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New NMR method enables monitoring of chemical reactions in metal containers
Analysis of heterogeneous samples in metal containers using zero- to ultralow-field NMR spectroscopy
Nuclear magnetic resonance (NMR) is employed in a wide range of applications. In chemistry, nuclear magnetic resonance spectroscopy is in standard use for the purposes of analysis, while in the medical field, magnetic resonance imaging (MRI) is used to see structures and metabolism in the body. Scientists at Johannes Gutenberg University Mainz (JGU) and the Helmholtz Institute Mainz (HIM), working in collaboration with visiting researchers from Novosibirsk in Russia, have developed a new method of observing chemical reactions. For this purpose they use NMR spectroscopy, but with an unusual twist: There is no magnetic field. "This technique has two advantages. For a start, we are able to analyze samples in metal containers and, at the same time, we can examine more complex substances made up of different types of components," said Professor Dmitry Budker, head of the Mainz-based group. "We think our concept could be extremely useful when it comes to practical applications."
As a chemical technique, NMR spectroscopy is used to analyze the composition of substances and to determine their structures. High-field NMR is frequently used, which allows the nondestructive examination of samples. However, this method cannot be used to observe chemical reactions in metal containers because the metal acts as a shield, preventing penetration of the relatively high frequencies. For this reason, NMR sample containers are typically made of glass, quartz, plastic, or ceramic. Furthermore, high-field NMR spectra of heterogeneous samples containing more than one component tend to be poor. There are more advanced concepts but these often have the drawback that they do not make in situ monitoring of reactions possible.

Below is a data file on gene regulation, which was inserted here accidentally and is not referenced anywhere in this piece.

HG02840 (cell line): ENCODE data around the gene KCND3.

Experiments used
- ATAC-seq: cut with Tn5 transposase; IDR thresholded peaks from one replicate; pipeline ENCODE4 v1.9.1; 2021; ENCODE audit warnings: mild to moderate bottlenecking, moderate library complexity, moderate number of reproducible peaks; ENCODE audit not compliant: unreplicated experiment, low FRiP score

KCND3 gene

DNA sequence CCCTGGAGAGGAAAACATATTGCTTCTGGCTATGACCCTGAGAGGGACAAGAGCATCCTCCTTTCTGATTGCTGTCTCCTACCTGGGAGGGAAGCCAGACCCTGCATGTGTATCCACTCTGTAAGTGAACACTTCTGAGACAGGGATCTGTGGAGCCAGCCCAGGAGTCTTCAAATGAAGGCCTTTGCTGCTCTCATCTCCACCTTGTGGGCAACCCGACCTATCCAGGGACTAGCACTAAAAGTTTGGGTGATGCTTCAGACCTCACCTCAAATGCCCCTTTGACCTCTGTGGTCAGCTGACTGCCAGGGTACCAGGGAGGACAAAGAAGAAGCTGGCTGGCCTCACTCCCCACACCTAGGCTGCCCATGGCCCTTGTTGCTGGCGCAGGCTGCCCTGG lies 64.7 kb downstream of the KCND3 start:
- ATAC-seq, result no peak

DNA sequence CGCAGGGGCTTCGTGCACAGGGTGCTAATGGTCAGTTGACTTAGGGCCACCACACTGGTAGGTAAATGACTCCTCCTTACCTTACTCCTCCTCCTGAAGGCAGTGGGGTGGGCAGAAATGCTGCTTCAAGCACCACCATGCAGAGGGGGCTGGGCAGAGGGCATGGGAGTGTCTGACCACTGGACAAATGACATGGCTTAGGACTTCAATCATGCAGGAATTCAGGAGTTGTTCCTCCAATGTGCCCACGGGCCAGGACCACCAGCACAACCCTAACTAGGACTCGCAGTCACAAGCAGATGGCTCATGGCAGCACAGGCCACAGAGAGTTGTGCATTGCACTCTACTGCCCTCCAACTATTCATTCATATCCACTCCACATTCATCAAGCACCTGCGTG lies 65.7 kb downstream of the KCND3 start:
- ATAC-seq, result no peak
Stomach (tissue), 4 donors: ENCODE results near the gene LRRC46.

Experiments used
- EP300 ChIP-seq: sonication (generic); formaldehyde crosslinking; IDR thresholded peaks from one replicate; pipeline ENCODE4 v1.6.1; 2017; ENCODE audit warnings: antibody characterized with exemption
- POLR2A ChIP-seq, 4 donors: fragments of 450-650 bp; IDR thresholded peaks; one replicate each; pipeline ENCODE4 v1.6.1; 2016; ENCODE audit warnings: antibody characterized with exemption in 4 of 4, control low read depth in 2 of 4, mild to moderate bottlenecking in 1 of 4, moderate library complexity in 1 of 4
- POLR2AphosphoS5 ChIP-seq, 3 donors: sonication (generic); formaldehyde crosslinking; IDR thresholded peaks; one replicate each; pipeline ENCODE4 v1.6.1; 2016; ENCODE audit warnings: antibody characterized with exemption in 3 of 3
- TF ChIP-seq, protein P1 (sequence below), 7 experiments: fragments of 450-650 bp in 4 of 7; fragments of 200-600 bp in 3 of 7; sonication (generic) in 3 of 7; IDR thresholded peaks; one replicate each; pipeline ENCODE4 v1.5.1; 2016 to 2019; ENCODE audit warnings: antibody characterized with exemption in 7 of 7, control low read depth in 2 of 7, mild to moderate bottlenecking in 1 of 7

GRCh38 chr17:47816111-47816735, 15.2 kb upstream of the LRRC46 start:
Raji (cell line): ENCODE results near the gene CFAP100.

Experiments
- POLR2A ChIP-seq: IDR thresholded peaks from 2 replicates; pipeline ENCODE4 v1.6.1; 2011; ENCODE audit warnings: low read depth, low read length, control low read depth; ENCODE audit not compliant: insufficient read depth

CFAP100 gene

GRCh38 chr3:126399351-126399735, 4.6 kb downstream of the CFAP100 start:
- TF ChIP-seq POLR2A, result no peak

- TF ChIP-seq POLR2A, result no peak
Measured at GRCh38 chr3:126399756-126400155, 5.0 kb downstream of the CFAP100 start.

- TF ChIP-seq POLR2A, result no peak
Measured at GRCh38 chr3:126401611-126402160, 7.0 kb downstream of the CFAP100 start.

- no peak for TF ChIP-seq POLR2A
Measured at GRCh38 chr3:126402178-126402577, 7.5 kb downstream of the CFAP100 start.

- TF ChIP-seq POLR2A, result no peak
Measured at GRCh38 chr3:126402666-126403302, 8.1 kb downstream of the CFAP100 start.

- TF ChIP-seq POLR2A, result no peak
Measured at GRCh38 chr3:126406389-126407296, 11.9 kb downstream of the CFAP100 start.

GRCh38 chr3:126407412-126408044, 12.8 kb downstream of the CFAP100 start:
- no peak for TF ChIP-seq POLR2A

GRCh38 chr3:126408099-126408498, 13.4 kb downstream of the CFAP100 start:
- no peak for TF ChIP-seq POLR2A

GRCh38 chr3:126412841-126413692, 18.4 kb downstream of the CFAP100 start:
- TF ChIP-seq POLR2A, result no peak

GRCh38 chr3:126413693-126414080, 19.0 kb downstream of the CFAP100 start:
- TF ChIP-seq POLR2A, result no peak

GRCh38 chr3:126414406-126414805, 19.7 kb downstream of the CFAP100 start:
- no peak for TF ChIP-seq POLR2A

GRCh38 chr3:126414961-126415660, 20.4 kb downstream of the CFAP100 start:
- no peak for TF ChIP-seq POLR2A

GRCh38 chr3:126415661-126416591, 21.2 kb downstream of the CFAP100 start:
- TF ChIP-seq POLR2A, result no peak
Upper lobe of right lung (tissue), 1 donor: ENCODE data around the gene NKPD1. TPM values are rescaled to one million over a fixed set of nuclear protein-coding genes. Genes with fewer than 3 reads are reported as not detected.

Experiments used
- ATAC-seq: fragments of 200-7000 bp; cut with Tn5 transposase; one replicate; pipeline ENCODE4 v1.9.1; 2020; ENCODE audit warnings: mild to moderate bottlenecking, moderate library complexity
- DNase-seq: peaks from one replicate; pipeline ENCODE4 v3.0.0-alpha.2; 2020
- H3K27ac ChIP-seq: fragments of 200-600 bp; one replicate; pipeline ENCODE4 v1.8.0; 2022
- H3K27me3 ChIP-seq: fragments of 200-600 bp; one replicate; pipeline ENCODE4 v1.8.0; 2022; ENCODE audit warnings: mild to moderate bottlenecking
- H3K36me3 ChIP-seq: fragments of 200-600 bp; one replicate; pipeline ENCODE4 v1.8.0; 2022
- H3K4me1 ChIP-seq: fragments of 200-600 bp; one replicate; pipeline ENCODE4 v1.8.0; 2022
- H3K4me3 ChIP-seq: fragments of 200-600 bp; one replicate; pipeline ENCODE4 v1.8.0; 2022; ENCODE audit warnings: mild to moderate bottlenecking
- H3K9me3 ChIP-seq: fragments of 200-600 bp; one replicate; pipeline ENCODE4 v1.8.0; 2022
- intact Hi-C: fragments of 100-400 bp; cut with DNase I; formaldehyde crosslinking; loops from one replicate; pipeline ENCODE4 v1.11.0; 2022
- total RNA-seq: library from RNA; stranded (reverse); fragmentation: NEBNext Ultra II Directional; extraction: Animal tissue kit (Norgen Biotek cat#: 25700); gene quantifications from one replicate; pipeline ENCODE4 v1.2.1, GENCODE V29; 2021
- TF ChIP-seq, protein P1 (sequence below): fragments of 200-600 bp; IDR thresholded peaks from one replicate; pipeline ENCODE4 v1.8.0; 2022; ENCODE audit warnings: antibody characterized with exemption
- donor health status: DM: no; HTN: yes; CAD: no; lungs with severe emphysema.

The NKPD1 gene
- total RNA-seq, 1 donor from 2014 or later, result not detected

Use of zero- to ultralow-field magnetic resonance proposed as a solution
The team led by Professor Dmitry Budker has thus proposed the use of zero- to ultralow-field nuclear magnetic resonance, ZULF NMR for short, in order to circumvent the problems. In this case, due to the absence of a strong external magnetic field, a metal container will not have a screening effect. The research group used a titanium test tube and a conventional glass NMR test tube for comparison in their experiments. In each case, para-enriched hydrogen gas was bubbled into a liquid to initiate a reaction between its molecules and the hydrogen.
The results showed that the reaction in the titanium tube could be readily monitored using ZULF NMR. It was possible to observe the kinetics of the ongoing reaction with high spectroscopic resolution while continually bubbling parahydrogen gas. "We anticipate that ZULF NMR will find application in the field of catalysis for operando and in situ reaction monitoring as well as in the study of chemical reaction mechanisms under realistic conditions," write the researchers in their article published in the scientific journal Angewandte Chemie International Edition.
Three researchers from the International Tomography Center in Novosibirsk were also involved in the project, namely Professor Igor V. Koptyug, a visiting scholar at HIM in Mainz, Dudari B. Burueva, a doctoral candidate of Koptyug who was also a visiting scholar and a joint first author of the now published study, and Dr. Kirill V. Kovtunov. "Sadly, our colleague Kirill Kovtunov passed away during the preparation of the manuscript for this publication. His contributions were very important to us," acknowledged Professor Dmitry Budker. Furthermore, a group of young scientists from HIM and JGU collaborated in the research project, namely joint first author Dr. James Eills, and Dr. John W. Blanchard, along with doctoral candidates Antoine Garcon and Román Picazo Frutos.
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